President Rouhani’s centerwing government says it will not be part of a pact that hasn’t even been implemented by other signatories.
Iran has just announced that it would no longer adhere to parts of the landmark 2015 nuclear deal, marking a significant shift in tone within the administration of Iranian President Hassan Rouhani, the man who spearheaded Iran’s entry into the pact in the first place.
Tehran announced it would withdraw from clauses that pertain to its stocks of low-enriched uranium and heavy water, components required for an atomic bomb.
Critics say Tehran feels less incentive to adhere to the pact after the Trump administration unilaterally left the nuclear deal last year, imposing harsh sanctions against Tehran instead and leading an otherwise moderate government that joined forces with former president Barack Obama.
As a result, Iran’s moderate government led by Hassan Rouhani, who has been heavily criticised by the country’s hardliners for having trusted the Obama administration at the time, has instead sought retaliatory measures against the current US administration.
Still, Iran’s partial withdrawal from the deal, which was neutralised by Rouhani’s assertion that Tehran would be “ready for negotiations”, is in stark contrast with the Trump administration’s full withdrawal after months of incendiary rhetoric.
“The path we have chosen today is not the path of war, it is the path of diplomacy but ... with a new language and a new logic,” Rouhani said on Wednesday, notifying his European nuclear deal partners that the deal could totally collapse if they do not demonstrate enough resilience to sustain it by standing up to Washington.
“Our move is to rescue the JCPOA, not destroy it. We seek moderation and peace, we have not violated our obligations. We haven’t left the negotiation table. And you have repeatedly told us you won’t either.”
Rouhani asked Europeans to make their mind up on seriously sticking the deal within a period of 60 days, translating roughly to a choice between following Trump’s hardline policies and staying in the deal by buying Tehran’s oil despite the US sanctions.
Tehran clearly does not want to fully exit the deal before seeing what Europeans will do to protect the accord.
Rouhani indicated that if the European leadership does not do enough to cover damages inflicted on Iran as a result of US sanctions, Tehran will resume higher uranium enrichment, which can eventually supply the country to have weapons-grade material to build an atomic bomb.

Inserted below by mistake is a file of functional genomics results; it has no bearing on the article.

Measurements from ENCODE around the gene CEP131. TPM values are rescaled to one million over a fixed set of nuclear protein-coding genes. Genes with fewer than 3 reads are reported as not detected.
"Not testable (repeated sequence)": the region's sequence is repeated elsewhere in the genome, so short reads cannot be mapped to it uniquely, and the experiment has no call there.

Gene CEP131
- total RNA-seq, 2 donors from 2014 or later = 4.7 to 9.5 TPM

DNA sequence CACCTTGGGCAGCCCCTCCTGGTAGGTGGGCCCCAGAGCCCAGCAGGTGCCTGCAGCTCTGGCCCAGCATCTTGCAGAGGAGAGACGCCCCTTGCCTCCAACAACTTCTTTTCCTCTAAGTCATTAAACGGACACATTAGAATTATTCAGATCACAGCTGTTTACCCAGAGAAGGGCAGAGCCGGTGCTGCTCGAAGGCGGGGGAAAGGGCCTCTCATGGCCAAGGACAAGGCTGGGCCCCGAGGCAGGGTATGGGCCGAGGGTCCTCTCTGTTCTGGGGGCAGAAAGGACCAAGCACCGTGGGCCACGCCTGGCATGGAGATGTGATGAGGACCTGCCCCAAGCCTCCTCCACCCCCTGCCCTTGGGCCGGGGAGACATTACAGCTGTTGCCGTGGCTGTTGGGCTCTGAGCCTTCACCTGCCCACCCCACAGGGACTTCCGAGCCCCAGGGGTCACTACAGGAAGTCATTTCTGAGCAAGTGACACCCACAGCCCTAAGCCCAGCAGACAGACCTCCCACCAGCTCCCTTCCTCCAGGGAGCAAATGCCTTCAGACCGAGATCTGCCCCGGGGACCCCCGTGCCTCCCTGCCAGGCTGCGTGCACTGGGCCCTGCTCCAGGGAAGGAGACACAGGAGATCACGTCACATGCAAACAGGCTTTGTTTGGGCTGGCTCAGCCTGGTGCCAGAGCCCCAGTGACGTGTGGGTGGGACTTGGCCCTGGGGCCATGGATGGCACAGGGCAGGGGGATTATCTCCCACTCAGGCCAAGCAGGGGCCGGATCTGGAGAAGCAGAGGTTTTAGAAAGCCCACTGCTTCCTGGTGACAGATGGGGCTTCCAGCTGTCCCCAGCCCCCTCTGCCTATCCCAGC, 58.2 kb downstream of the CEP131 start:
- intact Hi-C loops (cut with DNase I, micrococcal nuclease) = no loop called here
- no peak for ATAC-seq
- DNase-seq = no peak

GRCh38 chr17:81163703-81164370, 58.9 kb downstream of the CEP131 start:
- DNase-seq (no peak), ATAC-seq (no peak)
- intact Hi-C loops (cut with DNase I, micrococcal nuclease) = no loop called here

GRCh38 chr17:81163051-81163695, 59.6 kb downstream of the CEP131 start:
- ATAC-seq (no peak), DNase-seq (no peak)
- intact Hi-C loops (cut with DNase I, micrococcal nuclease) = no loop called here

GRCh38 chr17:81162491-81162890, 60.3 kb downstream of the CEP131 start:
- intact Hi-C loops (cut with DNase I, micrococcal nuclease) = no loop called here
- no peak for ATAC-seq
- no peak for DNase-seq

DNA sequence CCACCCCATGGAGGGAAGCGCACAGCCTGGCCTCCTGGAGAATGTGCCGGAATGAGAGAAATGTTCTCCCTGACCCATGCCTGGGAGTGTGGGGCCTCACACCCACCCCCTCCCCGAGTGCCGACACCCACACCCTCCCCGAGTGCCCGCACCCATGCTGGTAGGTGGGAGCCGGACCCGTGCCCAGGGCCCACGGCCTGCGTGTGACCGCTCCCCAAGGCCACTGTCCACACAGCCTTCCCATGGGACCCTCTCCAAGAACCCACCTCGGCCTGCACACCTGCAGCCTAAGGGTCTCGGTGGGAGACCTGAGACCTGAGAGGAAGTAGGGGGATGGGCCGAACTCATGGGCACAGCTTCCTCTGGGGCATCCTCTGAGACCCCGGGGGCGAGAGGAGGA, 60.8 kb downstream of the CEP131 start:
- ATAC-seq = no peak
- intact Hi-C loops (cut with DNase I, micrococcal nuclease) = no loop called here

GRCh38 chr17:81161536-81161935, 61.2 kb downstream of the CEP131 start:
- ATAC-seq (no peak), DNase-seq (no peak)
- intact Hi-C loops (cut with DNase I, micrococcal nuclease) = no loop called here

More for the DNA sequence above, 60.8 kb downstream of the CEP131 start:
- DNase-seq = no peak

He also signaled that Tehran will restart construction of the Arak nuclear reactor, which has been closed down in accordance with the international agreement.
The deal had created a mechanism called the Joint Comprehensive Plan of Action (JCPOA) to limit Iran’s nuclear programme in exchange for easing economic sanctions against Tehran.
The co-signatories of the JCPOA were the UK, France, Russia, China and Germany – the permanent members of the UN – as well as the European Union.
The Obama deal had offered Iran billions in sanction relief.
While Tehran has remained in compliance with the nuclear deal since its signing, Washington left the deal without citing any specific violations. Still, the Trump administration has blamed Iran for increasing tensions between the two states after leaving the deal.
But Iranian Foreign Minister Mohammad Javad Zarif recently stated that the US withdrawal from the deal and the imposition of sanctions against Tehran amounted to “a war crime”.
Rouhani’s announcement of the partial withdrawal came a day after the US deployed a carrier strike group and a bomber task force to the Middle East to respond to what US National Security Adviser John Bolton called Iran’s “troubling and escalatory” actions.
On the other hand, Trump’s staunchest ally, Israeli Prime Minister Benjamin Netanyahu, has naturally joined the US choir to put more pressure over Iran since Tel Aviv has been an avid opponent of the deal since the very beginning and harshly criticised the Obama administration at the time.
“We will not allow Iran to acquire nuclear weapons. We will continue with the struggle against those who seek to destroy our lives,” said Netanyahu of the Islamic republic, which has openly advocated resistance against Zionism since the 1979 Iranian revolution.